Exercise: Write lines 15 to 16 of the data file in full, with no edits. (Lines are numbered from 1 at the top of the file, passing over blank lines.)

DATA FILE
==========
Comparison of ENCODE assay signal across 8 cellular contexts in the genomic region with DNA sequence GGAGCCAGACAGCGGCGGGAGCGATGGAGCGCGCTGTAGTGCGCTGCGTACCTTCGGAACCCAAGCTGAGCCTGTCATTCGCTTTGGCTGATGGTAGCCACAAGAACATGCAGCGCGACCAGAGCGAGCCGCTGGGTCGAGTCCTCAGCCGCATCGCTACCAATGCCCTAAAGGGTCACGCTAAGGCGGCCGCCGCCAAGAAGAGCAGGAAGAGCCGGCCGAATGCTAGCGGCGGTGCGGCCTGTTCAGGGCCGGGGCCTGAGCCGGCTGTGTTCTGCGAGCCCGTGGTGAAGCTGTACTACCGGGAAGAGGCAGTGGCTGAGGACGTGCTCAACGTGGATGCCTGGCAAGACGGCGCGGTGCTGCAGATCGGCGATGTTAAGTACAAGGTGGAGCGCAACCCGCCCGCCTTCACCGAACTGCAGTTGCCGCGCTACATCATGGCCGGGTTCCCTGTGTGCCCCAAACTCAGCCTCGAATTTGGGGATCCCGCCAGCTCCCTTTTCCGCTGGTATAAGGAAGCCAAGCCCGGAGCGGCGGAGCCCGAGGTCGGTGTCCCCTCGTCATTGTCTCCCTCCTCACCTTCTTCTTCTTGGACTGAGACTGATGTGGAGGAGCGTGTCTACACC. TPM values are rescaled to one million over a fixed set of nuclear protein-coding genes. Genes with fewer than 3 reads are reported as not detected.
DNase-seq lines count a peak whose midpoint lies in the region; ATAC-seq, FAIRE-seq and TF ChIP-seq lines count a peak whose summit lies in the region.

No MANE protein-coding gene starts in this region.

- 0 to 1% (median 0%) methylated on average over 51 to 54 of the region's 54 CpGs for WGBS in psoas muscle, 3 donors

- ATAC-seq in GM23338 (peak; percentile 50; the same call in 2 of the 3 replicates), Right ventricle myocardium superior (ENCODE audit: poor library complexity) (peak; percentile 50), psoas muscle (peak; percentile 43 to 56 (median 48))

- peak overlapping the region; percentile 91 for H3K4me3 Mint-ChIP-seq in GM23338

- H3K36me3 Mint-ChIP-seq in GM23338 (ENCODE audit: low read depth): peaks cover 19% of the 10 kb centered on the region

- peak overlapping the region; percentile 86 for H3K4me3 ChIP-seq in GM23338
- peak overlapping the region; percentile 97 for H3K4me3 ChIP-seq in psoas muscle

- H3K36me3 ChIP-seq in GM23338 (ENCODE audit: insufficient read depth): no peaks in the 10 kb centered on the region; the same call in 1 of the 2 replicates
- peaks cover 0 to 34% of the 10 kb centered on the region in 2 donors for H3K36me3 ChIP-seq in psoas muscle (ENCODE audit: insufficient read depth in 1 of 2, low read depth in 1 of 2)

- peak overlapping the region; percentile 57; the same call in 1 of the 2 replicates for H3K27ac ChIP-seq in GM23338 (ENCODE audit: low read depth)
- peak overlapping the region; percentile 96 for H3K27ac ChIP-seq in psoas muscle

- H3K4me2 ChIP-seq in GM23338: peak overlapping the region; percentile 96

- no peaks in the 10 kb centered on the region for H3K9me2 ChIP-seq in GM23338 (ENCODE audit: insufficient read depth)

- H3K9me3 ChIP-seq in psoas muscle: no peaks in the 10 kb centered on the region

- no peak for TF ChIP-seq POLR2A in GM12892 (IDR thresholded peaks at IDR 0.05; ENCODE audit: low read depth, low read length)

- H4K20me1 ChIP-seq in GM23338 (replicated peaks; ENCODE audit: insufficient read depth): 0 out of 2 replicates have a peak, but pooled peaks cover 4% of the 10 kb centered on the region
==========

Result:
- no peaks in the 10 kb centered on the region for H3K9me2 ChIP-seq in GM23338 (ENCODE audit: insufficient read depth)

- H3K9me3 ChIP-seq in psoas muscle: no peaks in the 10 kb centered on the region